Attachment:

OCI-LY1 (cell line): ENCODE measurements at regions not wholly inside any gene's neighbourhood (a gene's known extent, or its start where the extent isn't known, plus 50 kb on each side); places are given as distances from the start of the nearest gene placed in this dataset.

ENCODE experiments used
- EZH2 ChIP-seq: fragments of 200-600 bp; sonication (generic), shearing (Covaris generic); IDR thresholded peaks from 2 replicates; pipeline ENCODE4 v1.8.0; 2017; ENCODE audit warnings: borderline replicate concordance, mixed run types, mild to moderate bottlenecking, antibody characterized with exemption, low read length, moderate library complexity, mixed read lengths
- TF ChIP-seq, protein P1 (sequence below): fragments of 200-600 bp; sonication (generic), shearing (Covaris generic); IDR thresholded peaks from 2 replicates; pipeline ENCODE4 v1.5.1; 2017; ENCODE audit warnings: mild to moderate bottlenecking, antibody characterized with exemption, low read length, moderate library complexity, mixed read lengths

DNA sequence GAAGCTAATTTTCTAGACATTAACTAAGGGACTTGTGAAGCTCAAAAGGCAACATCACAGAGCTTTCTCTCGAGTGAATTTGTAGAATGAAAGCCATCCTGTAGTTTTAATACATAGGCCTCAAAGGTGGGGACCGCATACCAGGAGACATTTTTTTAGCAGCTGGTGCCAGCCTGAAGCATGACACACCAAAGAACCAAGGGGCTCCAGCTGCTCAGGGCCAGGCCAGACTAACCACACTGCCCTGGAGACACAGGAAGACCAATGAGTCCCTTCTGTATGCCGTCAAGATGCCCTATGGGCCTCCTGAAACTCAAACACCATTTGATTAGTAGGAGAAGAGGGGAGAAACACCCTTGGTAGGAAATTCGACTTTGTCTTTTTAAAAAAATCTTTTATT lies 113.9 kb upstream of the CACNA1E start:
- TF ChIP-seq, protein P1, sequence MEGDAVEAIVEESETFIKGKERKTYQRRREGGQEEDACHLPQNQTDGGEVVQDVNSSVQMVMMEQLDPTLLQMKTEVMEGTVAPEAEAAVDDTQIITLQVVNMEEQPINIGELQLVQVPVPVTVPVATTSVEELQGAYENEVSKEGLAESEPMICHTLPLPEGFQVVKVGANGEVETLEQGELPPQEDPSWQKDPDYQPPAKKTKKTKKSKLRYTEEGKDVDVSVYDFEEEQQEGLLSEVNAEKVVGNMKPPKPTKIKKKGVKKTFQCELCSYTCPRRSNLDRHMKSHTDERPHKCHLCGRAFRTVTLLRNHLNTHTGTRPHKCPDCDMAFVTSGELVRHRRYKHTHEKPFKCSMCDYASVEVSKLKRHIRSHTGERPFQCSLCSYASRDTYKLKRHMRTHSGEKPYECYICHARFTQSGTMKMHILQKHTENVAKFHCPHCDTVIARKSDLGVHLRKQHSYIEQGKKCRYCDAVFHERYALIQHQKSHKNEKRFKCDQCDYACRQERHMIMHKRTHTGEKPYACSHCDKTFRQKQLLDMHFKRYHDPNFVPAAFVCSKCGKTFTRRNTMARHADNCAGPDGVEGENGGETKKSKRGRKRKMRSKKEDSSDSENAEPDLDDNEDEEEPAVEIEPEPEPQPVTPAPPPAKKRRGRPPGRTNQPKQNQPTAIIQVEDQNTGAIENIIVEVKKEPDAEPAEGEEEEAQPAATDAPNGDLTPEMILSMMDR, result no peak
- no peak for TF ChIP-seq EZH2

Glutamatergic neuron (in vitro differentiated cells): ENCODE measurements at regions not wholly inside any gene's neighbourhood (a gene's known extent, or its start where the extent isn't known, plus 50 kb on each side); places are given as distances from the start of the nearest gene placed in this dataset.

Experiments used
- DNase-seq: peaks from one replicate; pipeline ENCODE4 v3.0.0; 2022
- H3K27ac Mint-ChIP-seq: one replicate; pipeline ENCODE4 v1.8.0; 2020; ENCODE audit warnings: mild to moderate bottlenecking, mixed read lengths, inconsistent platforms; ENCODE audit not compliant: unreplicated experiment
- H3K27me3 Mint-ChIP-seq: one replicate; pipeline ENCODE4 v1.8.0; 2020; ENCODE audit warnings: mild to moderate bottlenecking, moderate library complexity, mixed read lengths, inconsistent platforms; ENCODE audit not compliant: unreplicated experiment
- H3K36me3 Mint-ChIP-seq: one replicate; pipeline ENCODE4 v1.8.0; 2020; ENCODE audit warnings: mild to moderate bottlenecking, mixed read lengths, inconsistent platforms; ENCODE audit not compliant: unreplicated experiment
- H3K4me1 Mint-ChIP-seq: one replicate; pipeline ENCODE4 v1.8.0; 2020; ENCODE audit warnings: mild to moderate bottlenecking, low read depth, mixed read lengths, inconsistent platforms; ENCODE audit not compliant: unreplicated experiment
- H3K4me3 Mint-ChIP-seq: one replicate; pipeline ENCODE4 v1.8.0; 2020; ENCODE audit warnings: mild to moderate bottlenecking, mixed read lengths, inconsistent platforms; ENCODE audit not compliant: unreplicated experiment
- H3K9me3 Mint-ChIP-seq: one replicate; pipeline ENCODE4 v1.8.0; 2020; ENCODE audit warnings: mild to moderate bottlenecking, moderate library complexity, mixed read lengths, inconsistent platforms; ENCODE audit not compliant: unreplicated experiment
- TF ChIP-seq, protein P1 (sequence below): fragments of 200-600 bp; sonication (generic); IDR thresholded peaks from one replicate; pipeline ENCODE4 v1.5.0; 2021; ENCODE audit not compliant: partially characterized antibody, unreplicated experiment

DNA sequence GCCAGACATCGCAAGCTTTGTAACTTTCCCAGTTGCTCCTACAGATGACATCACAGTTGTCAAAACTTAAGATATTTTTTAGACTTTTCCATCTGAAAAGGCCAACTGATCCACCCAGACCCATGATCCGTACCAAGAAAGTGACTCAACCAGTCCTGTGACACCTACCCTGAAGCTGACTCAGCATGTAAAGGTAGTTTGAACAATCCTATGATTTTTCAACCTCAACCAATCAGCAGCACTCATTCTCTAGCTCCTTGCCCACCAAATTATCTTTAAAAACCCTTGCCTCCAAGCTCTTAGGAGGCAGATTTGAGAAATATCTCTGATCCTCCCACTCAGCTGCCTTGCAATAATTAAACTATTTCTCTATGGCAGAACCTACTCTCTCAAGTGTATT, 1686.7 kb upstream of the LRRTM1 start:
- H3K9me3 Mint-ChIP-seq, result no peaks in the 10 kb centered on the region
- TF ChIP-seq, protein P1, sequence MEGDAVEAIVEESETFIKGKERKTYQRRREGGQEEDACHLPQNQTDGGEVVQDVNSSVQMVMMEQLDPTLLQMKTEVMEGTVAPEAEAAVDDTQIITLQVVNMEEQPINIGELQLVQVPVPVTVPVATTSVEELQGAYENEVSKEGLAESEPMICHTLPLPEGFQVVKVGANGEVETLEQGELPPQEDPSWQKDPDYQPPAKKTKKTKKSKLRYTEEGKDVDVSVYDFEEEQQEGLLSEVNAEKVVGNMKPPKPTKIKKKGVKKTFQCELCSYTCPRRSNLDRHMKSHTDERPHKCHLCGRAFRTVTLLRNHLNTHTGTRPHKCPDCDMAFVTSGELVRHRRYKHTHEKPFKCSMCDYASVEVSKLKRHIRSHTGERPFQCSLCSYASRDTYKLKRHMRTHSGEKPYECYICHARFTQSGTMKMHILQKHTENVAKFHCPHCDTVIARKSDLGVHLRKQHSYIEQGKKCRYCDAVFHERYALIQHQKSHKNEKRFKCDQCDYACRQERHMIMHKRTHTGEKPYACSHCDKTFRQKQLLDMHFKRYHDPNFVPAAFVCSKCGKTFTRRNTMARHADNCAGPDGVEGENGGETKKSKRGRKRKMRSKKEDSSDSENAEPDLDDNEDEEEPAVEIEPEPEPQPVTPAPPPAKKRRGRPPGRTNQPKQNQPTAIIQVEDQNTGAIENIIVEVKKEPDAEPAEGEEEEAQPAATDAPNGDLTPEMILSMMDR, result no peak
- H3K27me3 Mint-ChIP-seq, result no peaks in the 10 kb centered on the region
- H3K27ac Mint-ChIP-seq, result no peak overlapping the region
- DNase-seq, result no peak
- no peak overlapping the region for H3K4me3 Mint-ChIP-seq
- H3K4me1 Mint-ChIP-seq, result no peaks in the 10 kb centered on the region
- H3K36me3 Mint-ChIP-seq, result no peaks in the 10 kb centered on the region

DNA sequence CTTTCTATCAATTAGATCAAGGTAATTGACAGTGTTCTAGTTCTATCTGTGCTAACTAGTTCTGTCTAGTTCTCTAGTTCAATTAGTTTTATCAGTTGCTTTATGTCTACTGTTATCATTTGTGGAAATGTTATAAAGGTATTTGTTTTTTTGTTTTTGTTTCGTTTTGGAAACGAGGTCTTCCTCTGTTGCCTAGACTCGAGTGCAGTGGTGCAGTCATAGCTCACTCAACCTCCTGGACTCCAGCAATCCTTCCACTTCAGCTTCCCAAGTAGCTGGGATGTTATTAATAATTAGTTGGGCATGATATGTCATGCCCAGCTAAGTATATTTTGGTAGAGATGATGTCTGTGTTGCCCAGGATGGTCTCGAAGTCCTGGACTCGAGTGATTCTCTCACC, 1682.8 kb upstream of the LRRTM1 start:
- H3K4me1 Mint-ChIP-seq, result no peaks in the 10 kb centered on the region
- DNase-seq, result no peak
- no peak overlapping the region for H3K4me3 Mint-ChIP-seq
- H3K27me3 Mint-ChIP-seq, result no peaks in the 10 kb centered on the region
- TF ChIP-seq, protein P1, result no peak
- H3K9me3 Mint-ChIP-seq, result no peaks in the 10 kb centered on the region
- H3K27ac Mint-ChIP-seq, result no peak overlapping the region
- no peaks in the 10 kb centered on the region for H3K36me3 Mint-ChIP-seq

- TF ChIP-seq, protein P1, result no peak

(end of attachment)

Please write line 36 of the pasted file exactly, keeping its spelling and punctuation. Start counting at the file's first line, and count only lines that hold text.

- TF ChIP-seq, protein P1, result no peak